The era between 2001 and 2021 saw the formation of the Hamid Karzai government with the help of USA and NATO. The new Constitution was adopted in Afghanistan in 2004 whereby 27 per cent of the seats in the House of People were reserved for women. Despite this, even in 2012, the Ulema Council decided that Afghan women should not move in public without a Mehram, and women were completely debarred from public interactions with male outsiders.
Law has permitted Afghan women to acquire driving licenses and to selectively participate in international conferences. Women could include their names in the children’s birth certificates and were allowed to retain their individual identity cards.
In December, 2018, Roya Rahim was appointed as the Afghan ambassador to USA. In September 2020, Afghans earned a seat in the UN Commission on Status of Women. More and more women started joining the Afghan security force. Latifa Navizada was appointed as a pilot of a military helicopter in the country.
The 21.8 per cent participation in the labour force by women is made up by their engagement as government servants, teachers, doctors, journalists, artists, and others. There is a predominance of women doctors in Afghanistan, as women in Afghanistan can be treated only by women doctors and not by male apothecaries. Most women in Afghanistan, however, would earn their income by embroidery and tailoring activities mostly conducted in their residence.
Despite these pockets of development, however, the rural communities, largely dominated by the orthodox factions, are strictly against women’s rights and liberty and any aspirations in the directions of women’s rights are dealt with severely and with atrocity.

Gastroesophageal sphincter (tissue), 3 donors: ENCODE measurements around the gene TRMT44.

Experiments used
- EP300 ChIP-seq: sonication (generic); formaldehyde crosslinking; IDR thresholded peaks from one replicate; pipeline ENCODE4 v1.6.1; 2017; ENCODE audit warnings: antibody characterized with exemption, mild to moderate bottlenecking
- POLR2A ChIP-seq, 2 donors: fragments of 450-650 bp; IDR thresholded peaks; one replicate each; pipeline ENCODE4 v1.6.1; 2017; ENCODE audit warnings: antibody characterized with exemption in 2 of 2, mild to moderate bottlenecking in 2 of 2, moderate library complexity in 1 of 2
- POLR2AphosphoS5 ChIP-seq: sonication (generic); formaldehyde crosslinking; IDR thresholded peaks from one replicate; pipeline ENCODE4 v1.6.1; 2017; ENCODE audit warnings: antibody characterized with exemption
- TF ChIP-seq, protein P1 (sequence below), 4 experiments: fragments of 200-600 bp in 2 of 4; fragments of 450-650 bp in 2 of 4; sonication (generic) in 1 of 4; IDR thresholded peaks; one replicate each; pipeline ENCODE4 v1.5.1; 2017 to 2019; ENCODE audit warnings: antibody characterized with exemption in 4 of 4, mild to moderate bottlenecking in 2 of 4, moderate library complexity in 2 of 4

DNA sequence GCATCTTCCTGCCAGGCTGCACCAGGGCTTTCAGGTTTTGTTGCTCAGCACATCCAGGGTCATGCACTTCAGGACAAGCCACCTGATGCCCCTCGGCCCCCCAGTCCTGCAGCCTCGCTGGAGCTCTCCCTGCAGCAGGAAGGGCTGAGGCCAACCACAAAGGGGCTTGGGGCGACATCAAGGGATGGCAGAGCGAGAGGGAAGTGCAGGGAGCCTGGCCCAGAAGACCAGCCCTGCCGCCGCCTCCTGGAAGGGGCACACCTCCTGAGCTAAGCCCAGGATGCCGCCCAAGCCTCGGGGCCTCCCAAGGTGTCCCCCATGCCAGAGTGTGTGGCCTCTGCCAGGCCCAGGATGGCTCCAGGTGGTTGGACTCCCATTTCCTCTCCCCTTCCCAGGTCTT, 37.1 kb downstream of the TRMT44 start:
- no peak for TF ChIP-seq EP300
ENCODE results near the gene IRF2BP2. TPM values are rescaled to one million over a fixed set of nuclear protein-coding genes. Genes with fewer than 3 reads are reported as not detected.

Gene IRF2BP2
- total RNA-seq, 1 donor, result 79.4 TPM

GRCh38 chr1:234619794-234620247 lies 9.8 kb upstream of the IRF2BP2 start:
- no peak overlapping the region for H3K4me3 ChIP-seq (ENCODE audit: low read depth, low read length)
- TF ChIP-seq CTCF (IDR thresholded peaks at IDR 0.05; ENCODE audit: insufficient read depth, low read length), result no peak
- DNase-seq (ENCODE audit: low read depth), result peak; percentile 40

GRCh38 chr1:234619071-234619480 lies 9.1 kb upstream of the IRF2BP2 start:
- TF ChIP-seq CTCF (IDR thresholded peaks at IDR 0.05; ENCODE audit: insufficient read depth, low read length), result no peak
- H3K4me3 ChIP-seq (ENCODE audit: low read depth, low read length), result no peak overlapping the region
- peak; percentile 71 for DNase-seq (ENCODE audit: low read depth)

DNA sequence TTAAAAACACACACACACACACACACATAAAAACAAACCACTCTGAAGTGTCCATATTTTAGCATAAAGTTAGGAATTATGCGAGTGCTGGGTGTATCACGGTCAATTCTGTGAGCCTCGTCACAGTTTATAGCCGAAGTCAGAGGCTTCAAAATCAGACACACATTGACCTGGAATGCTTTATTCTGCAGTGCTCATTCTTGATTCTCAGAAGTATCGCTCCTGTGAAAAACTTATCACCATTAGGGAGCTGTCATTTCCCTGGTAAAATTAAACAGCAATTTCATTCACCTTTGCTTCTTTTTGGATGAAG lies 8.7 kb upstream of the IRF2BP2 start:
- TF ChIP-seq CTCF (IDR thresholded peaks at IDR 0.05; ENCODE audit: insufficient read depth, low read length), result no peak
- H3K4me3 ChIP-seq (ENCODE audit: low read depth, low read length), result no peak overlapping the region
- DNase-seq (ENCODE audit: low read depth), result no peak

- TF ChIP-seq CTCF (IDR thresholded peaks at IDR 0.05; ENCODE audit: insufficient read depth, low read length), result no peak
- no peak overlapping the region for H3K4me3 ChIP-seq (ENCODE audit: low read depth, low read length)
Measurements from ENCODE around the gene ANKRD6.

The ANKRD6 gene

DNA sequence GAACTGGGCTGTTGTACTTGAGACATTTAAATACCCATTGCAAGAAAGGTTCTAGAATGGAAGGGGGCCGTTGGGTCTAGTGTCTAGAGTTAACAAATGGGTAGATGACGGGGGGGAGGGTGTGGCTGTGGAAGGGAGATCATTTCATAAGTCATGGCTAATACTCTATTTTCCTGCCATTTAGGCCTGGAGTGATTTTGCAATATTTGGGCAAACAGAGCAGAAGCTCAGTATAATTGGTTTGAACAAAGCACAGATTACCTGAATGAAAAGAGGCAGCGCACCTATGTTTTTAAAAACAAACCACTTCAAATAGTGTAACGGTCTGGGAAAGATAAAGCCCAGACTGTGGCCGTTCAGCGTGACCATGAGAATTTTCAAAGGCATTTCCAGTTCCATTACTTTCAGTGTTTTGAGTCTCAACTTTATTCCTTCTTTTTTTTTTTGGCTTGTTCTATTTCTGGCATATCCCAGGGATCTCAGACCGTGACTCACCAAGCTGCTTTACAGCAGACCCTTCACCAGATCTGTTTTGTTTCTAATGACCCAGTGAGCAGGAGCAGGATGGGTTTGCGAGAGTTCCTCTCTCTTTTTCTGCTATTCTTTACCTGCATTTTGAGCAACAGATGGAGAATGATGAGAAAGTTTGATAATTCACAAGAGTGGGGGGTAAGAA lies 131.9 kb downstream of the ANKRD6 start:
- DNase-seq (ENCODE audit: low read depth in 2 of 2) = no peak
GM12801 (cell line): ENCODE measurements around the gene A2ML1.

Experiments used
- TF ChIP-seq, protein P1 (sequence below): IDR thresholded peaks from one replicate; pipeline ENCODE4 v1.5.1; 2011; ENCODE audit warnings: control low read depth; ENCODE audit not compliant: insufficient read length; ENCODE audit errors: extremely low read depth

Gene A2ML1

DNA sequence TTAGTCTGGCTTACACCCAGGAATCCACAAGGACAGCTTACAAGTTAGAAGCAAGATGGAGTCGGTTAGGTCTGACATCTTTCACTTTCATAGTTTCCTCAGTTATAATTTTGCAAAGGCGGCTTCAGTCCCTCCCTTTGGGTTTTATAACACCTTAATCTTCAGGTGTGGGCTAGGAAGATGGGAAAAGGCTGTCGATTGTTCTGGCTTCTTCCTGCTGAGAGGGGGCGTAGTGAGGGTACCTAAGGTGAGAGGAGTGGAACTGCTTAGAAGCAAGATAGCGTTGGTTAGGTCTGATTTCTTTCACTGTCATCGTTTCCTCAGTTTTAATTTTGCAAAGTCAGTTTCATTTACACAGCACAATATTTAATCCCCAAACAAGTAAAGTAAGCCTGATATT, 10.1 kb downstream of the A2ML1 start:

We find vivid descriptions of such orthodoxy and prejudice in “A thousand splendid suns” by Khaled Hasemi, a much acclaimed American Afghan author. Closer to home, Susmita Bandyopadhyay, who had married an Afghan, recorded her experience in “Kabuliwallahar Bangali Bou” which was later made into a movie ‘Escape from Taliban’.
A UN report of 2013 states that there has been a 20 per cent increase in violence against women despite the enactment of a 2009 law on “Elimination of violence against women”. WHO reports that 90 per cent of women had suffered violence in some form or the other in Afghanistan.
In August 2021, the Taliban occupied Kabul. The Afghan President left the country. The Afghan forces did not resist the Taliban leaving millions of Afghan natives vulnerable to an uncertain regime of fear and atrocities. Thousand tried to flee the country, through a tumultuous evacuation process but many were left behind staring at an uncertain future.
The Taliban has declared that women’s rights will be guided according to the Shariah laws. It remains to be seen what liberties and rights would be granted under such mandate.
Michelle Bachelet, the Chief of UN Human Rights aptly sums up the present condition of Afghan women in her statement that the Taliban treatment of women and girls would be a “fundamental red line”.
In the meanwhile, disturbing news comes in the form of a fatwa on lady doctors, on the future of co-education and on imposition of penalties on lady artists, singer, journalists, and students. The only light at the end of the tunnel is the fact that Afghan women have now taken to the streets to claim protection of their rights and consolidation of the rights they had gained in the last 20 years. Afghan women have decided to raise their voice to defend their country.